agriculture

Toolkit

Water Security Assessment - SWP Toolkit #2

Water Security Assessment is the second in a series of six toolkits from the Sustainable Water Partnership (SWP).  It provides a brief introduction to water security, as well as a detailed walkthrough of SWP’s five-step Water Security Improvement (WSI) process. The approach and focus of a water security assessment process is informed and guided by the WSI space; it can be as exhaustive, specific, or rapid as necessary, depending on stakeholder priorities and the water-related risks they want to address.

Activity

Growth Through Nutrition

Despite great progress, undernutrition rates in Ethiopia remain poor. The key child indicators of stunting, wasting and underweight are at unacceptably high levels nationwide. The key child malnutrition causes in Ethiopia are poor feeding practices (few children eat nutrient-dense vegetables and fruit or animal source foods), suboptimal hygiene and sanitation in the household and community, as well as poverty, food insecurity and gender dynamics.

Water Currents

Water Currents: WASH and Pastoralists

Water Currents is produced biweekly by USAID’s E3 Water Office. Each issue contains recent news and articles on water sector issues, partner and donor updates, latest sector research, and a special focus on one topic. Please provide your feedback and suggestions by contacting the waterteam@usaid.gov.

Toolkit

Improving Water Security - SWP Toolkit #1

The Sustainable Water Partnership is proud to present Toolkit #1, a resource for working to improve water security.  This is the first in a series of six toolkits which presents an effective and efficient process to address water risks, including long-term water stresses that constrain social and economic development and sudden shocks that can quickly ruin the health and livelihoods of vulnerable populations. It provides a brief introduction to water security, as well as a detailed walkthrough of SWP’s five-step Water Security Improvement (WSI) process.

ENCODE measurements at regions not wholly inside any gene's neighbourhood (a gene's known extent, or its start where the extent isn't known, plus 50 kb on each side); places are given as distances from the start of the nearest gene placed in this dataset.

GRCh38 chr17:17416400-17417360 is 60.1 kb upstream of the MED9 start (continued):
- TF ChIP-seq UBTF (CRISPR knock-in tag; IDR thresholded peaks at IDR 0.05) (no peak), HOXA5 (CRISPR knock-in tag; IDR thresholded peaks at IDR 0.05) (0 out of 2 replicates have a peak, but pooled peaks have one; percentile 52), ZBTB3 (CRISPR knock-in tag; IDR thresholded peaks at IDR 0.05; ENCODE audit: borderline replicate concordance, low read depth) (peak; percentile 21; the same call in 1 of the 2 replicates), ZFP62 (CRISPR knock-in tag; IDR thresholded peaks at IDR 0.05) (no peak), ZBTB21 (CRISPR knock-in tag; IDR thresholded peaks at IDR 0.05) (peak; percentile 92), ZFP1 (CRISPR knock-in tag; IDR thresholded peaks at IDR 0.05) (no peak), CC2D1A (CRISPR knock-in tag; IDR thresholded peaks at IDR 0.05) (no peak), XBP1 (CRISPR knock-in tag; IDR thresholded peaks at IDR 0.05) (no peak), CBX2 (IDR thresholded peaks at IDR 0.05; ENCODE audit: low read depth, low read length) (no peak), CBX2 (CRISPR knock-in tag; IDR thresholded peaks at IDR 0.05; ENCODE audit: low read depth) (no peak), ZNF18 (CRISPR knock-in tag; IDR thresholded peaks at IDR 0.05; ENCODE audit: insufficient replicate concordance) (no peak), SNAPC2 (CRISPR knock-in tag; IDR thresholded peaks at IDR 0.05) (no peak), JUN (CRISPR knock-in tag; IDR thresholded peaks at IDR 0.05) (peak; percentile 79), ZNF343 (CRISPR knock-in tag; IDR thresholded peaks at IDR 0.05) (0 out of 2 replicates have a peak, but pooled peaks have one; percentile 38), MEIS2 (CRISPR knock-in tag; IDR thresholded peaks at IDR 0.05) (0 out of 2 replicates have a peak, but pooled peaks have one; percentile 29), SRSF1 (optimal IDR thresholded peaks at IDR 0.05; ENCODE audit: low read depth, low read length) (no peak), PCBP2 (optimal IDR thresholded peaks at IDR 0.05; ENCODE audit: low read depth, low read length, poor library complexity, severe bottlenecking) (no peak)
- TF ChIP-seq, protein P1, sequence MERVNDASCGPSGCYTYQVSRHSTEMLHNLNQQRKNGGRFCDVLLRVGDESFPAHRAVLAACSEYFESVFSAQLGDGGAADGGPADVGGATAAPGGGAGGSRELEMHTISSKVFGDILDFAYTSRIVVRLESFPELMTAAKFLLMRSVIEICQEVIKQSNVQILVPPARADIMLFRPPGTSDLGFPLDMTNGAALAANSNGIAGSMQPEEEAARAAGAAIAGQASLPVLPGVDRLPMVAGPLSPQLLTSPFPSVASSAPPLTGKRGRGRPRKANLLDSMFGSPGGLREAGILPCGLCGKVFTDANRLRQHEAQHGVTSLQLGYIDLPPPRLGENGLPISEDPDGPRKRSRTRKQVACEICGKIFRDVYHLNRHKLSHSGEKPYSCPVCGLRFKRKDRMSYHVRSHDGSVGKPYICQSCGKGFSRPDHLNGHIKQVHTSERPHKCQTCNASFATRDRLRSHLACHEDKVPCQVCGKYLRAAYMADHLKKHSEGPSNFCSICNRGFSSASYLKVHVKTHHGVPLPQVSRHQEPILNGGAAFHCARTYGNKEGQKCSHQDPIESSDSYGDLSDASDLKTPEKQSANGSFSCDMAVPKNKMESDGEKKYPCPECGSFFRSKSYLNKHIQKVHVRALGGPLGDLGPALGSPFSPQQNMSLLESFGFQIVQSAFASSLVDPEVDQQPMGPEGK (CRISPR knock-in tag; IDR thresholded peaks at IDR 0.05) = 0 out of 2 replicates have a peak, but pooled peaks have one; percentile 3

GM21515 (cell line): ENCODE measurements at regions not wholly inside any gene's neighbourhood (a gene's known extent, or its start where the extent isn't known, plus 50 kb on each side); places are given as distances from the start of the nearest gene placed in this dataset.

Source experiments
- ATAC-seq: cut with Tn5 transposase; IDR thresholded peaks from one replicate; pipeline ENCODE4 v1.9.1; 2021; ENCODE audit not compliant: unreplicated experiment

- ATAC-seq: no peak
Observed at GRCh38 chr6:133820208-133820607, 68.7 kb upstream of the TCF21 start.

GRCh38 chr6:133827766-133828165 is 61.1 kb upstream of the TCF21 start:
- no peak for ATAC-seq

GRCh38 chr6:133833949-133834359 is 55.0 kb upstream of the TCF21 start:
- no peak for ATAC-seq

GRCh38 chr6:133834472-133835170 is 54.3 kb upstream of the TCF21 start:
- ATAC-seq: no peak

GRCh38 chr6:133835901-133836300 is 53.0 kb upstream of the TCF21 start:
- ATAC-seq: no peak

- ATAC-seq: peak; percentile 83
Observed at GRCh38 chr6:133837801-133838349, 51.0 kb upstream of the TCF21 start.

Global Waters Article

Reducing the Drip of Irrigation Energy Costs

Throughout the Middle East and North Africa (MENA) region, fresh water is being consumed faster than it is being replenished. Irrigation accounts for most of this use. Unlike traditional flood-style or rain-fed irrigation, drip irrigation delivers controlled amounts of water directly to each plant through a series of tubes and emitters. This can reduce agricultural water consumption by 30 to 60 percent and increase crop yields by 20 to 50 percent, yet only 27 percent of the irrigated cropland in MENA countries uses the technology.

Dataset

AQUASTAT

AQUASTAT is the United Nations Food and Agriculture Organization's global water information system, developed by the Land and Water Division. It is the most quoted source on global water statistics. AQUASTAT collects, analyzes, and disseminates data and information by country on water resources, water uses, and agricultural water management.

Website

LandLinks

We envision a world in which land governance systems, both formal and informal, are effective, accessible, and responsive for all.